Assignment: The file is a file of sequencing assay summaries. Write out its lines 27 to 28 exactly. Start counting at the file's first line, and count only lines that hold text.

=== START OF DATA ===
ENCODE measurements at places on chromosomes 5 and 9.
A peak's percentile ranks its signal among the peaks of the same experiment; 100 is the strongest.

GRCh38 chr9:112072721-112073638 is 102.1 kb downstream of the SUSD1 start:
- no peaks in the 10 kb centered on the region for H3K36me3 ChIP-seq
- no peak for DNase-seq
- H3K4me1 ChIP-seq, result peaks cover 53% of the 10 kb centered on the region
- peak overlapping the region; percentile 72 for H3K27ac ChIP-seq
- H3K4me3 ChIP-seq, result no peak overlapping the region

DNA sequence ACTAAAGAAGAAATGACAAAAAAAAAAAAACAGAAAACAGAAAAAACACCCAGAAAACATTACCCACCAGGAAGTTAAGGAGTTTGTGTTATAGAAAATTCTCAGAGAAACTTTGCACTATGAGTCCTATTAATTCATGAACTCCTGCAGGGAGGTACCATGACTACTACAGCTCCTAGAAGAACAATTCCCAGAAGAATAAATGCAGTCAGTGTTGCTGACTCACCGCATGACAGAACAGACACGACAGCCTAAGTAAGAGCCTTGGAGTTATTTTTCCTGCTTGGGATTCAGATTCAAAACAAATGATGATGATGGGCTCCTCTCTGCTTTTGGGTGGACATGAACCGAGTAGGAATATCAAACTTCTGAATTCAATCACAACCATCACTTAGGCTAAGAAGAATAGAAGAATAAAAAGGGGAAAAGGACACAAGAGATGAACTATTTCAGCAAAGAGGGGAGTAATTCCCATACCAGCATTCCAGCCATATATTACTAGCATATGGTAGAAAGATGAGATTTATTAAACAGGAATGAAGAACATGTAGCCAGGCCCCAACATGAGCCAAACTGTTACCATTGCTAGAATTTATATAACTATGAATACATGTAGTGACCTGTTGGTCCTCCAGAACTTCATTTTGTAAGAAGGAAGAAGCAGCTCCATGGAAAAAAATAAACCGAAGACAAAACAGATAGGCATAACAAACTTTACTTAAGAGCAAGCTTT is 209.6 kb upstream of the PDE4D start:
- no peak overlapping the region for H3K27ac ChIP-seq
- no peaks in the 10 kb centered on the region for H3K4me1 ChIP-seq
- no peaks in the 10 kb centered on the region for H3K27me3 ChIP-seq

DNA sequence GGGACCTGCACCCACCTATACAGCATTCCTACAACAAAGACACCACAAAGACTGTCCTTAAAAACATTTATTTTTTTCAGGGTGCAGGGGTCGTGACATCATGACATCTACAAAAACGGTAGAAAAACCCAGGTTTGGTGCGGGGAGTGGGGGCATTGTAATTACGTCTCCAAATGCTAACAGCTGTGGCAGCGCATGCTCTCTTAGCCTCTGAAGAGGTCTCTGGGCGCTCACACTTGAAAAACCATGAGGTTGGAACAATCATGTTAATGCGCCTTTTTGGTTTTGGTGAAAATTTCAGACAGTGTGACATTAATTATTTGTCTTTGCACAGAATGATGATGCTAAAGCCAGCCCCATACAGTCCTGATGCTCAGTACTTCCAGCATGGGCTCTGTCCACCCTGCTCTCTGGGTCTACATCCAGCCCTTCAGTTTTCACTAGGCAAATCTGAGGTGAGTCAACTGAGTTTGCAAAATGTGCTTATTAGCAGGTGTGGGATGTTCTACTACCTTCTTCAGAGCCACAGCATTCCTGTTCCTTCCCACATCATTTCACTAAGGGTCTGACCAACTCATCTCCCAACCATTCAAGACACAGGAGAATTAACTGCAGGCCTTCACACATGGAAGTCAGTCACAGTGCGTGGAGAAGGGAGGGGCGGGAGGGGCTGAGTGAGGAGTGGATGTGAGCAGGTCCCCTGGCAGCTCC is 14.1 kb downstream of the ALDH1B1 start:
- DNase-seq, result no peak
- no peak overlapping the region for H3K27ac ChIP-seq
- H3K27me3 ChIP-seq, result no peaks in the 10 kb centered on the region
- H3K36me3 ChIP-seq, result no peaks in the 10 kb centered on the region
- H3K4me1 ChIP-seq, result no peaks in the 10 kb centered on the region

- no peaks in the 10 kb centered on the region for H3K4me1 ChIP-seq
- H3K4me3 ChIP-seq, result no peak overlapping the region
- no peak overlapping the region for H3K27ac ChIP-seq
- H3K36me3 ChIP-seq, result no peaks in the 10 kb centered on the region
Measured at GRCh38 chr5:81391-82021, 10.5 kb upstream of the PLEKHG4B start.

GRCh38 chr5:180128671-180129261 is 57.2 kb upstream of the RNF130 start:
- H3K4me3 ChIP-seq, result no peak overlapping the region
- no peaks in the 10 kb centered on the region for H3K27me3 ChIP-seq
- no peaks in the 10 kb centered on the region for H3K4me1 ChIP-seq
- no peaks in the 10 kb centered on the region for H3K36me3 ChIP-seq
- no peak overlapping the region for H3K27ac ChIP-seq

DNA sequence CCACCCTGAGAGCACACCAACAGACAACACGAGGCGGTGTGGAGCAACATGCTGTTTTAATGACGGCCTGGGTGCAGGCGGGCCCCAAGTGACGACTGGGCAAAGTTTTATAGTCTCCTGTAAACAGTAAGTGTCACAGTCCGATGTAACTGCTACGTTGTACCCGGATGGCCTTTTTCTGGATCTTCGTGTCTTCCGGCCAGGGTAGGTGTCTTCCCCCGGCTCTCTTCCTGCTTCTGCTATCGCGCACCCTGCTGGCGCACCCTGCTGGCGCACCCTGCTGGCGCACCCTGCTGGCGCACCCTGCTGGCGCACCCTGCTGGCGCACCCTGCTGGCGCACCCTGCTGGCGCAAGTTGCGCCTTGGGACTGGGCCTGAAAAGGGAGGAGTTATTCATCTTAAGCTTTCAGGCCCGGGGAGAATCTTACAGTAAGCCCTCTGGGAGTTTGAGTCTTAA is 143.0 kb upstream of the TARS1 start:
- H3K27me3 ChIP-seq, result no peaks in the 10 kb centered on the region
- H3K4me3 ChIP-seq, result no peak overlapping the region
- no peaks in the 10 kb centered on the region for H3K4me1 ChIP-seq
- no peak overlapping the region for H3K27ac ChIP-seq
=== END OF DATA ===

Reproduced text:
- no peaks in the 10 kb centered on the region for H3K4me1 ChIP-seq
- no peaks in the 10 kb centered on the region for H3K36me3 ChIP-seq